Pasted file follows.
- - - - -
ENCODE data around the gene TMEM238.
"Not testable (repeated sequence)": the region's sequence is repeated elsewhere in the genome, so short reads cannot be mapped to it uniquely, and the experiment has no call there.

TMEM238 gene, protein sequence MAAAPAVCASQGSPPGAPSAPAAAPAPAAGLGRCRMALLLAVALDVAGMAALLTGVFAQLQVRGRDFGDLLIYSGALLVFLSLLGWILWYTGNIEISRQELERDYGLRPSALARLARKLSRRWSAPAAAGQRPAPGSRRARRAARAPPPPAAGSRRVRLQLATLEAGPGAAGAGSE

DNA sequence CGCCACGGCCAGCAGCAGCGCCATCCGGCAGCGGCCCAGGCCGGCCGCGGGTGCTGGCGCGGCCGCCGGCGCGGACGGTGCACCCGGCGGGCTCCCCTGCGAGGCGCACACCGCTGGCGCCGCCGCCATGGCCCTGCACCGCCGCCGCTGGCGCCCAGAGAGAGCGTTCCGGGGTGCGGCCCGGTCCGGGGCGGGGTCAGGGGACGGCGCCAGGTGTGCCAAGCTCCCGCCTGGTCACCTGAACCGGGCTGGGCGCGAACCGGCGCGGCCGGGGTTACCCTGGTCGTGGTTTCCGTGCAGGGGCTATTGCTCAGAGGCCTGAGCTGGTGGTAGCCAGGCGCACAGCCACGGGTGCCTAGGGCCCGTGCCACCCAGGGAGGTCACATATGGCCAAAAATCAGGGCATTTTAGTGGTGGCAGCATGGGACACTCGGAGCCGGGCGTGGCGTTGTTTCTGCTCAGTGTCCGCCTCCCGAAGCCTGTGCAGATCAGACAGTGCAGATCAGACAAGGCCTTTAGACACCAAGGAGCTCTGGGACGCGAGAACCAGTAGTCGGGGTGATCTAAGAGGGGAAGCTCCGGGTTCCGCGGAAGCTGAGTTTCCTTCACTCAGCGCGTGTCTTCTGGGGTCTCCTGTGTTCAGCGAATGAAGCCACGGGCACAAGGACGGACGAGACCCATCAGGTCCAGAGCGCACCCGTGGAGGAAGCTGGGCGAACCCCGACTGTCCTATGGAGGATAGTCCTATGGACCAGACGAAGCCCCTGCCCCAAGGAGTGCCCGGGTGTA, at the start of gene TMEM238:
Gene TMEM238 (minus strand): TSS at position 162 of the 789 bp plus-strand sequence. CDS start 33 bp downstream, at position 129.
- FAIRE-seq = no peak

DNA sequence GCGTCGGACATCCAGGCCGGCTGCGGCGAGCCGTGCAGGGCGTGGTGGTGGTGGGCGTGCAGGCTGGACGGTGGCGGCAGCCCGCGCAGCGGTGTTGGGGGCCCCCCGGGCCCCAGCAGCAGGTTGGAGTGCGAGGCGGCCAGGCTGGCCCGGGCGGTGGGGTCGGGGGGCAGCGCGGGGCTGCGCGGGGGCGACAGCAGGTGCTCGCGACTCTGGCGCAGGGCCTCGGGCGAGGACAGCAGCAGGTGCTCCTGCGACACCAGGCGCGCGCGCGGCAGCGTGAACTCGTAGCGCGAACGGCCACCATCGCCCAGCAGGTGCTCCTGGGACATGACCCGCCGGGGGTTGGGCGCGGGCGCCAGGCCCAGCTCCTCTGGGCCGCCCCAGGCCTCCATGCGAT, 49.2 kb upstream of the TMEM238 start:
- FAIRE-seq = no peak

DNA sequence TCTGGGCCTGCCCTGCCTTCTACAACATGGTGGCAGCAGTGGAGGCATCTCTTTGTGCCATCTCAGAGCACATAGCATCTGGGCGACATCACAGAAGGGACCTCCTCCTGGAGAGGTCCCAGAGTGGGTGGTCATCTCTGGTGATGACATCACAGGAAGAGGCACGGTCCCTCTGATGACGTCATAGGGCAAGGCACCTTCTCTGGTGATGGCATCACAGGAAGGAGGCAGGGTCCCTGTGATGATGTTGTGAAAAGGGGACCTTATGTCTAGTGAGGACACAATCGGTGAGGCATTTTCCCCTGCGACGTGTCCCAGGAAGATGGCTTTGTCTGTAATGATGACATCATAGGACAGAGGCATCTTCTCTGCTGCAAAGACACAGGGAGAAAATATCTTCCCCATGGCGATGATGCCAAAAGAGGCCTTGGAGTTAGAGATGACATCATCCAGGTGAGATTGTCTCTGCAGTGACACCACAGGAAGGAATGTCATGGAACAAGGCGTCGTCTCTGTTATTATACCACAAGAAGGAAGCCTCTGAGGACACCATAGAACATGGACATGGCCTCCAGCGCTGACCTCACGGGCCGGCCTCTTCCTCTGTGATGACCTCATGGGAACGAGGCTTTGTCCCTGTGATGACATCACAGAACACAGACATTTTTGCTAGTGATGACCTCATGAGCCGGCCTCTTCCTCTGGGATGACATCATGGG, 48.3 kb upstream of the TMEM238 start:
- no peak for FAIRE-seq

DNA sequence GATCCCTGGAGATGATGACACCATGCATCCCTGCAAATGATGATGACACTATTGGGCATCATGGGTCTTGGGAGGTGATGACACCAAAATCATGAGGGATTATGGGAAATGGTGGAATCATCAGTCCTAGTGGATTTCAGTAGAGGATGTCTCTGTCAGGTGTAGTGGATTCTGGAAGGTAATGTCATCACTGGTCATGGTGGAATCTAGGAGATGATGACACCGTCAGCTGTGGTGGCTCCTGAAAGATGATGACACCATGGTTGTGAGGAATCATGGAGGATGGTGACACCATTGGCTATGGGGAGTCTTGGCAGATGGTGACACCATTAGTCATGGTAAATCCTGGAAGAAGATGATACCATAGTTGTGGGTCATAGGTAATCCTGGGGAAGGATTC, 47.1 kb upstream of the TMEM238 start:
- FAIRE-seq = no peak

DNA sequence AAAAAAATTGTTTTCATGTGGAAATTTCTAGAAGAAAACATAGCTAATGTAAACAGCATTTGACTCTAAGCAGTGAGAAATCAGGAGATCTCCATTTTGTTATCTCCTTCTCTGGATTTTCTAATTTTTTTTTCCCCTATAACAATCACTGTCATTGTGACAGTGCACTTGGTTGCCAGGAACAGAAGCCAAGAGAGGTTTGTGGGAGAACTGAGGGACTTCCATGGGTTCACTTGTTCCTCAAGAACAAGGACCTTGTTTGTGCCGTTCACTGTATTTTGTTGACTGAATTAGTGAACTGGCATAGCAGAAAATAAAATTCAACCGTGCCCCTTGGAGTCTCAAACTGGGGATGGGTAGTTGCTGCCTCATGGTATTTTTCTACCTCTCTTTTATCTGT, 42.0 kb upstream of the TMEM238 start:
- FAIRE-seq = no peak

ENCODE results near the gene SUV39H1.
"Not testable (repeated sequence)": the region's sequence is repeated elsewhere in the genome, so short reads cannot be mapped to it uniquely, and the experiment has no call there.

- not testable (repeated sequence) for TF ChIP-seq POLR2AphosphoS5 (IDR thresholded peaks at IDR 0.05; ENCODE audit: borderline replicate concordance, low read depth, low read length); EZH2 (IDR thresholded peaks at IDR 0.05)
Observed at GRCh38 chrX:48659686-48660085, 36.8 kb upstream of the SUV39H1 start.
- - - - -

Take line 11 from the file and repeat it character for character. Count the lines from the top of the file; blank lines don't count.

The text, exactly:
DNA sequence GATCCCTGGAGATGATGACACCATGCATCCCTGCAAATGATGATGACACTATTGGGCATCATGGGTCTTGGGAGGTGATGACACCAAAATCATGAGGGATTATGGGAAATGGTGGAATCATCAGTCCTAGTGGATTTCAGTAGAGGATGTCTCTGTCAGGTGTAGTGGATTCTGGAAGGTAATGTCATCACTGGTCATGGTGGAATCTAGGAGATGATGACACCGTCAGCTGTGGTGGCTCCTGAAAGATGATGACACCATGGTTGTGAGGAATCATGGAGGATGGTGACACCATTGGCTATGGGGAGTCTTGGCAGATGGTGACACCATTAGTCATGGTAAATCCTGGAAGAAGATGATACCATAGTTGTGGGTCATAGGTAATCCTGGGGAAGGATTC, 47.1 kb upstream of the TMEM238 start: